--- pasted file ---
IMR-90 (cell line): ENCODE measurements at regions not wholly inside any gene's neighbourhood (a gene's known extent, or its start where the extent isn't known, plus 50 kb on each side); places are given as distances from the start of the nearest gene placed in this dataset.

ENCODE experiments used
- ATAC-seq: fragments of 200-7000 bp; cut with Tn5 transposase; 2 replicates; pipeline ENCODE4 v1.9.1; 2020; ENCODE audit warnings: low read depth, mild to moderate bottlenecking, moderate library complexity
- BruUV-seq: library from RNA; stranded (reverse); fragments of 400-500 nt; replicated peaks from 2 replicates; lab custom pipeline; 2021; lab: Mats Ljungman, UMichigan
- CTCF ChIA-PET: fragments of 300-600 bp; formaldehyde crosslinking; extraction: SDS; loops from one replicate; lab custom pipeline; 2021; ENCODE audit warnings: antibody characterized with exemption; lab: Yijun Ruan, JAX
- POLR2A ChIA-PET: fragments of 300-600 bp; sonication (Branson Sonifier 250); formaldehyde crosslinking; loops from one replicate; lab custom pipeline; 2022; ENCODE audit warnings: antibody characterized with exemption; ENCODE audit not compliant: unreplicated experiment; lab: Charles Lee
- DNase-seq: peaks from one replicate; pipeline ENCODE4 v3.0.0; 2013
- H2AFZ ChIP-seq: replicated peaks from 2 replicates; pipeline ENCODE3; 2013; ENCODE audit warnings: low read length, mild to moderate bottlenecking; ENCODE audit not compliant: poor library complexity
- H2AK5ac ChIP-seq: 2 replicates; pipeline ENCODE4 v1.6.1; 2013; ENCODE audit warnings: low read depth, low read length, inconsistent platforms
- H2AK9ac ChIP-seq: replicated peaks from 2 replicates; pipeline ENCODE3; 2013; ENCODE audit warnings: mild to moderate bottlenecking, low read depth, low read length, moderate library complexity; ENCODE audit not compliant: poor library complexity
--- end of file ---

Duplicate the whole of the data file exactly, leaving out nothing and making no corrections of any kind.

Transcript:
IMR-90 (cell line): ENCODE measurements at regions not wholly inside any gene's neighbourhood (a gene's known extent, or its start where the extent isn't known, plus 50 kb on each side); places are given as distances from the start of the nearest gene placed in this dataset.

ENCODE experiments used
- ATAC-seq: fragments of 200-7000 bp; cut with Tn5 transposase; 2 replicates; pipeline ENCODE4 v1.9.1; 2020; ENCODE audit warnings: low read depth, mild to moderate bottlenecking, moderate library complexity
- BruUV-seq: library from RNA; stranded (reverse); fragments of 400-500 nt; replicated peaks from 2 replicates; lab custom pipeline; 2021; lab: Mats Ljungman, UMichigan
- CTCF ChIA-PET: fragments of 300-600 bp; formaldehyde crosslinking; extraction: SDS; loops from one replicate; lab custom pipeline; 2021; ENCODE audit warnings: antibody characterized with exemption; lab: Yijun Ruan, JAX
- POLR2A ChIA-PET: fragments of 300-600 bp; sonication (Branson Sonifier 250); formaldehyde crosslinking; loops from one replicate; lab custom pipeline; 2022; ENCODE audit warnings: antibody characterized with exemption; ENCODE audit not compliant: unreplicated experiment; lab: Charles Lee
- DNase-seq: peaks from one replicate; pipeline ENCODE4 v3.0.0; 2013
- H2AFZ ChIP-seq: replicated peaks from 2 replicates; pipeline ENCODE3; 2013; ENCODE audit warnings: low read length, mild to moderate bottlenecking; ENCODE audit not compliant: poor library complexity
- H2AK5ac ChIP-seq: 2 replicates; pipeline ENCODE4 v1.6.1; 2013; ENCODE audit warnings: low read depth, low read length, inconsistent platforms
- H2AK9ac ChIP-seq: replicated peaks from 2 replicates; pipeline ENCODE3; 2013; ENCODE audit warnings: mild to moderate bottlenecking, low read depth, low read length, moderate library complexity; ENCODE audit not compliant: poor library complexity